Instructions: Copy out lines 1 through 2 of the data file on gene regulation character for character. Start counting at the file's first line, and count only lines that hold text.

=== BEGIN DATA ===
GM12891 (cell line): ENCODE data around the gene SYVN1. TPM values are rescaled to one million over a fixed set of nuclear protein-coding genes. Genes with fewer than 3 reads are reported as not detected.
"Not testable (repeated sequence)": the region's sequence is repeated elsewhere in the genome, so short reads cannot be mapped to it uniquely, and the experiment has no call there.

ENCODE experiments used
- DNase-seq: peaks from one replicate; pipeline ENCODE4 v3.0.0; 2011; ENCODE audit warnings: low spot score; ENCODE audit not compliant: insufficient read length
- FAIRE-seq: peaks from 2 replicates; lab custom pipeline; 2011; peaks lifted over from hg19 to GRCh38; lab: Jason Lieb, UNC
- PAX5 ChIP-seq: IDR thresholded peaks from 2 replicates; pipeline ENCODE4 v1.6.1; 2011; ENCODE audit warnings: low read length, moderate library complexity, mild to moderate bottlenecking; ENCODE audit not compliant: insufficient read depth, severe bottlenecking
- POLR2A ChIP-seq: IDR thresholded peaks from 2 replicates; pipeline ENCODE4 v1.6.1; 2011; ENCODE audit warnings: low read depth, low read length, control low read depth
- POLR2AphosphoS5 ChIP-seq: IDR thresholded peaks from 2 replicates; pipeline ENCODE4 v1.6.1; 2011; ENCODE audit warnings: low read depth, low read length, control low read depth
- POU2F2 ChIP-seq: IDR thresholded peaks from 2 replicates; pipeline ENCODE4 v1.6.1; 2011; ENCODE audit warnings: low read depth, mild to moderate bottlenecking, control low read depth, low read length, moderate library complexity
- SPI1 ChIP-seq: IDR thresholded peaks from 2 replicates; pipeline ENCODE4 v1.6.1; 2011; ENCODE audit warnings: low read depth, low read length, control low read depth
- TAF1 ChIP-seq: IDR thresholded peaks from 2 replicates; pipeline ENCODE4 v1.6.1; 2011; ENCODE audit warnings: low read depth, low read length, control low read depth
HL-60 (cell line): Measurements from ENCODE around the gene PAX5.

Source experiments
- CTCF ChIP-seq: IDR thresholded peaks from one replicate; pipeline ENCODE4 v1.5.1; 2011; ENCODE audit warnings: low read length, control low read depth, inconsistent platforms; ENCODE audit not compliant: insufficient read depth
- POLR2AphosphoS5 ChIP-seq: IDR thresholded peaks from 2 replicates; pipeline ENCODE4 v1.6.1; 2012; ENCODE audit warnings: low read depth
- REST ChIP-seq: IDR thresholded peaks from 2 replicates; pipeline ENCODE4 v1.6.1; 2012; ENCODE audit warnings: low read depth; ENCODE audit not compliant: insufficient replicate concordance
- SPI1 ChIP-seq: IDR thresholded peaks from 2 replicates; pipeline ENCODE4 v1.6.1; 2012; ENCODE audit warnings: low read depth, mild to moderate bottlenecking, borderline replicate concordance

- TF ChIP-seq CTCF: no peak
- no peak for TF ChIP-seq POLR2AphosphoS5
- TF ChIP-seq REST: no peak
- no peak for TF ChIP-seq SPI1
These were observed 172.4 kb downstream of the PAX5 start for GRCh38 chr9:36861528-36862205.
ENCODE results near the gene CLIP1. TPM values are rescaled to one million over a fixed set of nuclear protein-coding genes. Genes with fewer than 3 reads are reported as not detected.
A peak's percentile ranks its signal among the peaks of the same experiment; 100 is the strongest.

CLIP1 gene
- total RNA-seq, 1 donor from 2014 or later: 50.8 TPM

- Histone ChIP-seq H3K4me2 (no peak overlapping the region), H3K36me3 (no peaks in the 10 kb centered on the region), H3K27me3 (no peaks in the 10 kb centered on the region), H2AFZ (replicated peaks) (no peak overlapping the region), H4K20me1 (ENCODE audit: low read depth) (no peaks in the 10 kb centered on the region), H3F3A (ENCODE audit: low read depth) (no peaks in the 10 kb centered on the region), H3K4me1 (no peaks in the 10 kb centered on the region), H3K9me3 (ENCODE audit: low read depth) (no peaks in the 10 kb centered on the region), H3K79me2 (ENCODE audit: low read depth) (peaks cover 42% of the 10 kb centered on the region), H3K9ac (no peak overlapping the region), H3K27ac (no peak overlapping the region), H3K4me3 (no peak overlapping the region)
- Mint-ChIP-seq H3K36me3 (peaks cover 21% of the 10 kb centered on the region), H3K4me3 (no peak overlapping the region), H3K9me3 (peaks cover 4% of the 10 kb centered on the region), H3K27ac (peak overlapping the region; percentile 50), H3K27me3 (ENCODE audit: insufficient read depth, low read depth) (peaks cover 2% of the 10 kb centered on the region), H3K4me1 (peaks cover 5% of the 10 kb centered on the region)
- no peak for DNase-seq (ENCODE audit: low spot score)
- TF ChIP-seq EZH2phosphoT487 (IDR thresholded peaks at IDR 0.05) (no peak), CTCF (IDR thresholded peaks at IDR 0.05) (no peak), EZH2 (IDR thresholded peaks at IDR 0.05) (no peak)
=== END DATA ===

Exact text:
GM12891 (cell line): ENCODE data around the gene SYVN1. TPM values are rescaled to one million over a fixed set of nuclear protein-coding genes. Genes with fewer than 3 reads are reported as not detected.
"Not testable (repeated sequence)": the region's sequence is repeated elsewhere in the genome, so short reads cannot be mapped to it uniquely, and the experiment has no call there.